The grain buyer/dealer uses forward contracts to secure grain supply for upcoming export contracts. They are taking risks by signing up to export amounts that are not produced yet and rely on these contracts to meet their commitments.

Producers sign forward grain contracts to manage stocks, plan cash schedule, and reduce price risk.

Forward grain contracts allow the producer to secure a cash price for grain that has not yet been delivered. By doing so, it helps them eliminate downside price risk and improves their ability to plan. Forward marketing is an essential part of a diversified marketing plan.


2. Cost, Penalties and Fees

When a producer defaults on delivery, the buyer would have to replace the same quantity and quality of the grain to meet their commitments. Additionally, the buyer would have to conduct operational steps and financial transactions to re-contract the grain and make a similar transaction and get it delivered at the same period of the original contract.

When the buyer knows of the contract default on or after the delivery period, this will have additional negative consequences because, even if they are successful in finding similar grain in the market, it would take additional time to have the grain delivered. Therefore, it is very important to inform the buyer long before the delivery period, should you have difficulties in delivering on your commitments.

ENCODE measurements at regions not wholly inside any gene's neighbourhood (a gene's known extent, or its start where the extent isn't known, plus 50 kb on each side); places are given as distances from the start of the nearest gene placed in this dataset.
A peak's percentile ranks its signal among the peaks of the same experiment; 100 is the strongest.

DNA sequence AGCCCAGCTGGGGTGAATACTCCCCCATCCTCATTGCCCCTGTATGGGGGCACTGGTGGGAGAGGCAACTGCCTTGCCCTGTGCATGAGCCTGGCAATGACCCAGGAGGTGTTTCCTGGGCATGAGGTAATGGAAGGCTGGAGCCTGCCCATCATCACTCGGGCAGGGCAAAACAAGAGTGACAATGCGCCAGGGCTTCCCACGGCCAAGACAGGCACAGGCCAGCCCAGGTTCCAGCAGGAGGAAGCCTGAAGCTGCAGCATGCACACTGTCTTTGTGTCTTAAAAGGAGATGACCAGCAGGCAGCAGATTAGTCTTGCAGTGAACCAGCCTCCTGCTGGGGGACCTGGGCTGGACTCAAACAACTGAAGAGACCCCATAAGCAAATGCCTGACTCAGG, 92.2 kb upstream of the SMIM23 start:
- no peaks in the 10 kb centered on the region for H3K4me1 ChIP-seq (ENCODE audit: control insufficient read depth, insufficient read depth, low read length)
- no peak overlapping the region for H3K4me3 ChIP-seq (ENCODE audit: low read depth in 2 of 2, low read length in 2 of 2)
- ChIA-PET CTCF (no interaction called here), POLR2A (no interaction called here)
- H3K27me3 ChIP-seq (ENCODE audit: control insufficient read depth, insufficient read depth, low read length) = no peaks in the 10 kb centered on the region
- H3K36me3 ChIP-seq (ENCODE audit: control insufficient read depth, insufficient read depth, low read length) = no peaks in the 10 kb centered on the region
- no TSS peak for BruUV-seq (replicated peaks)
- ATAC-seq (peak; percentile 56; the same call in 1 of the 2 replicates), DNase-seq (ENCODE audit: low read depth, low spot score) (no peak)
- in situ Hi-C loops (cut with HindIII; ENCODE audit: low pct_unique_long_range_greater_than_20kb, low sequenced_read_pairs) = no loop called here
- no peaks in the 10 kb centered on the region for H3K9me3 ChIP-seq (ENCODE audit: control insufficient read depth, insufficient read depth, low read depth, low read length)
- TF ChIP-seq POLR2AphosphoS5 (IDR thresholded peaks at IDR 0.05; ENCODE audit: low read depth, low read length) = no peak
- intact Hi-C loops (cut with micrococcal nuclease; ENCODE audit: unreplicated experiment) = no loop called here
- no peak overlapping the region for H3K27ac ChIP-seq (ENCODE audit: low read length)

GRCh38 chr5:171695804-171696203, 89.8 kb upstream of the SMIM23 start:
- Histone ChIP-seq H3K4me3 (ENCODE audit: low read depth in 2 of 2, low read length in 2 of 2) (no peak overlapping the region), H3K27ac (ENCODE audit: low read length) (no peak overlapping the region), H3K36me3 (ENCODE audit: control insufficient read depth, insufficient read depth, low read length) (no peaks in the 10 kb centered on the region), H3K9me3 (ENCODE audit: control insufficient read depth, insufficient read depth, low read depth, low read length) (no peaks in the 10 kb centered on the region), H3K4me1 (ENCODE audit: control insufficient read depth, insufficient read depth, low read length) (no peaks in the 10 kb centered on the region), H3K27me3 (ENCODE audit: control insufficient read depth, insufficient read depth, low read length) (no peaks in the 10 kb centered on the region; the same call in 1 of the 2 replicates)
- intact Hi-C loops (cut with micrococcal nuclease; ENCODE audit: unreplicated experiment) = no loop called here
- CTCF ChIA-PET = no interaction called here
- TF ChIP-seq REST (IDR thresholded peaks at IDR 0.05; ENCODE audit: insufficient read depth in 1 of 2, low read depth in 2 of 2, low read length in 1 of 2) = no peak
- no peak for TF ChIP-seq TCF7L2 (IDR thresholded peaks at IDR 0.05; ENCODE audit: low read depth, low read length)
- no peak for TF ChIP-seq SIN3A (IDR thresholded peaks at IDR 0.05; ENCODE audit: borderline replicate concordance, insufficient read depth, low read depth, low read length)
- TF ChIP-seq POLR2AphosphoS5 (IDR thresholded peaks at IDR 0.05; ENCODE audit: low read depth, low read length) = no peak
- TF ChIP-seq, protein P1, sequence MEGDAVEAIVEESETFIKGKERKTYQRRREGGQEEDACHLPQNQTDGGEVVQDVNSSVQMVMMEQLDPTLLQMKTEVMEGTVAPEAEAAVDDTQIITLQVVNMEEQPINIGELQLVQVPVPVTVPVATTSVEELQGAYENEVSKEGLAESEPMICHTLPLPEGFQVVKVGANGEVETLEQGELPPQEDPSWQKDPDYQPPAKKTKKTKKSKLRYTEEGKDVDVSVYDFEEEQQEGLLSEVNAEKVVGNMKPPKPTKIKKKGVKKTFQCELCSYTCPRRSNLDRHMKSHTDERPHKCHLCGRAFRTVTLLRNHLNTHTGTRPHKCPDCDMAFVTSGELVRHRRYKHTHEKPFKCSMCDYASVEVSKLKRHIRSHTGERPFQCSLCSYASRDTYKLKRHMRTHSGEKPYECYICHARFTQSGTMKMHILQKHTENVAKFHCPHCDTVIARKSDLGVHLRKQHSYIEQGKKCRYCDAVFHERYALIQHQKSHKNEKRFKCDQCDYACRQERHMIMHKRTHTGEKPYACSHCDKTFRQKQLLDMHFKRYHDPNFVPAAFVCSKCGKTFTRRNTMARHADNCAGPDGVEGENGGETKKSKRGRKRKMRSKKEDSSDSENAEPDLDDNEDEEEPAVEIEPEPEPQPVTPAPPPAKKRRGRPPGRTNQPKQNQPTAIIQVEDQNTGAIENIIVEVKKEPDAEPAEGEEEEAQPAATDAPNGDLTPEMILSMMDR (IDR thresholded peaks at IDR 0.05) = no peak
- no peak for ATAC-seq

If the buyer cannot find the grain to replace the original contracted grain, they will probably incur a loss that goes beyond the simple value of such grain.

The overall replacement cost for the grain buyer may include multiple costs, such as:

  • Cost of time and resources spent to replace the existing contract and make similar transactions, which would refer to the administration costs;
  • Price differential between the contract and the market;
  • Quality premium paid for by the buyer when the replacement grain is of higher quality;
  • Quality discount encounter by the buyer vis-à-vis the importer, if the replacement grain is of lower quality;
  • Transportation cost if the replacement occurs at a distance;
  • Cost of lost export/shipment transaction;
  • Cost of delayed or missing railcar loading;
  • Cost of demurrage at the port due to delayed or missing delivery;
  • Cost of lost reputation among clients and partners;
  • Cost of risk management related to hedging and taking positions in the futures market;
  • Operational cost when the elevator is running below its optimal capacity.

It is common among the trade that anything beyond the market price differential (difference between the market and the contract) is considered administration fees or penalties. This may be also mischaracterized in some contracts. However, the proper economic term is the replacement cost.